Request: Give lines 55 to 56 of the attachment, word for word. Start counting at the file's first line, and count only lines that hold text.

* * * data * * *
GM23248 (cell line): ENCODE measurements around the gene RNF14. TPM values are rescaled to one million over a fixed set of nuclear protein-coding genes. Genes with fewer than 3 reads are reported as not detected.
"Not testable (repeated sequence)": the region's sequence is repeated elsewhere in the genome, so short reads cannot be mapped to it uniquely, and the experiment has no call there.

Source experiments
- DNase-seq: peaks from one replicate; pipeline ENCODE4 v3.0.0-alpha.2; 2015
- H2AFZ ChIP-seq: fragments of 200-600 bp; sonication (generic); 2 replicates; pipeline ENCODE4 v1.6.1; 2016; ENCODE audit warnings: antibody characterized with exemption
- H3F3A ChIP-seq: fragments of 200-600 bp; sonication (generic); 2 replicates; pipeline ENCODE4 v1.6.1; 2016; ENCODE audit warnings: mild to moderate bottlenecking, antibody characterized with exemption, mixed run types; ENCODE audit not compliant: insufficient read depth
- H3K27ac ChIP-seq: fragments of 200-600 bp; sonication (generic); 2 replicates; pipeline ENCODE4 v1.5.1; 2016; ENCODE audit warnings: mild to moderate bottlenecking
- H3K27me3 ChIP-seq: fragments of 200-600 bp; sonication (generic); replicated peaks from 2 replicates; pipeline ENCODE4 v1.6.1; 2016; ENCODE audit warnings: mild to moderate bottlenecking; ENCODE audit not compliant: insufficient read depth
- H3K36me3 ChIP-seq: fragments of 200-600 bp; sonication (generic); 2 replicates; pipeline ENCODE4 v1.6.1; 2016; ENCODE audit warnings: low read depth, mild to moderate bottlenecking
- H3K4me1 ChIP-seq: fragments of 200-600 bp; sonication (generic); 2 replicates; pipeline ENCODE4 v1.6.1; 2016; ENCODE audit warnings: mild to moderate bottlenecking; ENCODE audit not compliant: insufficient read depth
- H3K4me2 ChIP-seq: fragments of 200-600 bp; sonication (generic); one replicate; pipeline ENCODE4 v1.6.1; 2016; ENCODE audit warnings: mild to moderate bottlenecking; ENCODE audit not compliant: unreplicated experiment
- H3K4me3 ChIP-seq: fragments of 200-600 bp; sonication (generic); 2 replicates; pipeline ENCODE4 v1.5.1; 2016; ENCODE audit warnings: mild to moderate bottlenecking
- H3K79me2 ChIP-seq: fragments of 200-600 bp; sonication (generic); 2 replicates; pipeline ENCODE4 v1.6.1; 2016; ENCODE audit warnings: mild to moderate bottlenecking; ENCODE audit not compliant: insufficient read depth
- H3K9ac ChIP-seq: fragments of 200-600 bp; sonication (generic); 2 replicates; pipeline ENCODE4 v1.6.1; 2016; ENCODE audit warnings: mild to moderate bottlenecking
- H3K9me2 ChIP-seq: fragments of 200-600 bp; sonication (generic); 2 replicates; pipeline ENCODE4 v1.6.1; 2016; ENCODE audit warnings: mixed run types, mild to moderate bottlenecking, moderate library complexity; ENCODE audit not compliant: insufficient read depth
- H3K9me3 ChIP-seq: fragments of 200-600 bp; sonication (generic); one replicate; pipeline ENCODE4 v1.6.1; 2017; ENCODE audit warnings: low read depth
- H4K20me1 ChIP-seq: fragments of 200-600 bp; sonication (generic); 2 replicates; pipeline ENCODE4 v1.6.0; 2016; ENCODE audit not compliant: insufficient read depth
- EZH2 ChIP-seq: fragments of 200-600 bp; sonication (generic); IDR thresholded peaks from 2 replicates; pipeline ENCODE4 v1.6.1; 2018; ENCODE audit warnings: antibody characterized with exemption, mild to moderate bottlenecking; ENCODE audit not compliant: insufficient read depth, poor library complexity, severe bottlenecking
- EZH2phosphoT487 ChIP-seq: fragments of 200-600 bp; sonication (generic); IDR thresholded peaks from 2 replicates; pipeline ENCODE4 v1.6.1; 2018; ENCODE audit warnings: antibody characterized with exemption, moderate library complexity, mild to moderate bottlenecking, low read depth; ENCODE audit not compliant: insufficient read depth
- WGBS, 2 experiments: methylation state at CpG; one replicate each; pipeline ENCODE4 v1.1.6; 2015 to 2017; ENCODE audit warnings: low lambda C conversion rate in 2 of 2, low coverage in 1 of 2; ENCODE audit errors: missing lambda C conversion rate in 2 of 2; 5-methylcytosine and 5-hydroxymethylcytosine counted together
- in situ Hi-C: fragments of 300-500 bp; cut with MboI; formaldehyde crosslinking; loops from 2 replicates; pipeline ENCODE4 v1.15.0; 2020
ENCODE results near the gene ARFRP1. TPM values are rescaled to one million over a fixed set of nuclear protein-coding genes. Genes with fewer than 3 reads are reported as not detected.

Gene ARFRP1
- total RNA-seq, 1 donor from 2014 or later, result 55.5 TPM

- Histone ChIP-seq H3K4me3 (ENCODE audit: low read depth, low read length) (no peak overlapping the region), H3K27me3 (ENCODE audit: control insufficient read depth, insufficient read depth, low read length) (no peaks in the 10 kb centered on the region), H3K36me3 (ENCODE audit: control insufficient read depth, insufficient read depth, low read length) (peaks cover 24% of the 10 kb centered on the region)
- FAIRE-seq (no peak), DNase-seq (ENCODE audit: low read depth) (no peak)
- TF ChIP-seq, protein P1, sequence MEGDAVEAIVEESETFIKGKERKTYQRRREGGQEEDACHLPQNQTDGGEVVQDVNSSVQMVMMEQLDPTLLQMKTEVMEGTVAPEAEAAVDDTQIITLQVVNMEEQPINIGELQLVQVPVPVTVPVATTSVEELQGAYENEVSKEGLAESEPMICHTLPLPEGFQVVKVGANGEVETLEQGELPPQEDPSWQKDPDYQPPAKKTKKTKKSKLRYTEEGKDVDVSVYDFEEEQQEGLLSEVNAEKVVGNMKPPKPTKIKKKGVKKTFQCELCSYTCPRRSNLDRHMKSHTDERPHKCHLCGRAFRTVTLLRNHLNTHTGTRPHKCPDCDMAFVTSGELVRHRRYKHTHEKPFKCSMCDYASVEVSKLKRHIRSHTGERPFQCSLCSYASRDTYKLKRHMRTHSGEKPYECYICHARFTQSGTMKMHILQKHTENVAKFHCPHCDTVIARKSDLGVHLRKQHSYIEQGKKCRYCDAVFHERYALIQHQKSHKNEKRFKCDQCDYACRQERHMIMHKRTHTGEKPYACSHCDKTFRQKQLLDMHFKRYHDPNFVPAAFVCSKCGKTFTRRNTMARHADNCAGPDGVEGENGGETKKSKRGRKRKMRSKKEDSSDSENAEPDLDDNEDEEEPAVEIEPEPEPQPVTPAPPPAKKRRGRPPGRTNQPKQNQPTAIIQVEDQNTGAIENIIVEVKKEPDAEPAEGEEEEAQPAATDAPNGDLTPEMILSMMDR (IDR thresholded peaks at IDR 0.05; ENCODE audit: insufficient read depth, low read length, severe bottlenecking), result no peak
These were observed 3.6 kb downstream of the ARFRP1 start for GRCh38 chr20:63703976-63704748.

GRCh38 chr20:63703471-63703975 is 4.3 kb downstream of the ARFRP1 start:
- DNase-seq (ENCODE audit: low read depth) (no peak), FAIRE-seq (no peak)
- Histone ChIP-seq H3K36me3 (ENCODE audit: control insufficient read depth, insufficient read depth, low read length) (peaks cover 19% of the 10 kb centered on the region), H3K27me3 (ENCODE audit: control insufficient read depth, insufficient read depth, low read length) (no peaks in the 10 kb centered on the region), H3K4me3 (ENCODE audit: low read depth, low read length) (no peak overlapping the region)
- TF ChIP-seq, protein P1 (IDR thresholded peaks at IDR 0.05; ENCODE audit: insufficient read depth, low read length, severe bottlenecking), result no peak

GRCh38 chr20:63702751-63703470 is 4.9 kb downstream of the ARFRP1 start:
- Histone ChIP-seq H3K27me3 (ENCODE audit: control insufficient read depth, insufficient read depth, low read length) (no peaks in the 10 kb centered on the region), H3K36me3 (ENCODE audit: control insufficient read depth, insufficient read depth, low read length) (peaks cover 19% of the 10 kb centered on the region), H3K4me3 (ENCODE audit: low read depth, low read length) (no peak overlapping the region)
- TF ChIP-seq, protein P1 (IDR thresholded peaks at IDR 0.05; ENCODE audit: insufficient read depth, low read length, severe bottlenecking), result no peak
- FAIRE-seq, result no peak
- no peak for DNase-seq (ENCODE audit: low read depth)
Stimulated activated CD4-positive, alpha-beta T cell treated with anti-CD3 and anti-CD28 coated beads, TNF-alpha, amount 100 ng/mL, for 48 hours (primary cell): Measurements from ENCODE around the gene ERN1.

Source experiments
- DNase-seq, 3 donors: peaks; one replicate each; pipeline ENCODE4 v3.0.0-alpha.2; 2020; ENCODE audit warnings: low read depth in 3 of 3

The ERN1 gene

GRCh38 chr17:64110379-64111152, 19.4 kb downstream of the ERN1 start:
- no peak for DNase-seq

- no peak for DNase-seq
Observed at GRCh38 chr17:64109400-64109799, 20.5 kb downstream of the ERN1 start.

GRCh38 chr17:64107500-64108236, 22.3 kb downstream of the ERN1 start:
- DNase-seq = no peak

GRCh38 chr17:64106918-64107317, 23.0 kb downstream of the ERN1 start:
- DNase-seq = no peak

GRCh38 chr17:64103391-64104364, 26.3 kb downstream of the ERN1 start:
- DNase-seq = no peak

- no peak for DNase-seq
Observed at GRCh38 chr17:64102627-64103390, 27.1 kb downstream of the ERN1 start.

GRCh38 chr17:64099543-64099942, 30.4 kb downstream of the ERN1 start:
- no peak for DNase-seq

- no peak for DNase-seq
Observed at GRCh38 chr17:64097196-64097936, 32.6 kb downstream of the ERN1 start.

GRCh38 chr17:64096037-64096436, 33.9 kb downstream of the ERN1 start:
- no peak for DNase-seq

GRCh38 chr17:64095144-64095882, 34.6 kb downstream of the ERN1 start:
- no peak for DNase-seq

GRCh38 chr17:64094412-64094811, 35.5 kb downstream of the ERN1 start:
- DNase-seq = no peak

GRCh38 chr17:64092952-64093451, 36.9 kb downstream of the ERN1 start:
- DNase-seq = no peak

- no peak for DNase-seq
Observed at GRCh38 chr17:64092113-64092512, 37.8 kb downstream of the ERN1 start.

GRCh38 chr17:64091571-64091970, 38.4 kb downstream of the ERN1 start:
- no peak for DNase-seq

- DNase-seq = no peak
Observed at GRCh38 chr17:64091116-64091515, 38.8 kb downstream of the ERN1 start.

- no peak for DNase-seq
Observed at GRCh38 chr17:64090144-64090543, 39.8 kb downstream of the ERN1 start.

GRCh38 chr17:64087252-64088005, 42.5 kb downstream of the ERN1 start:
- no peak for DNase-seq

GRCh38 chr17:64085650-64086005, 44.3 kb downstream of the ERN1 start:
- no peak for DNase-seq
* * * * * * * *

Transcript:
- no peak for DNase-seq

- no peak for DNase-seq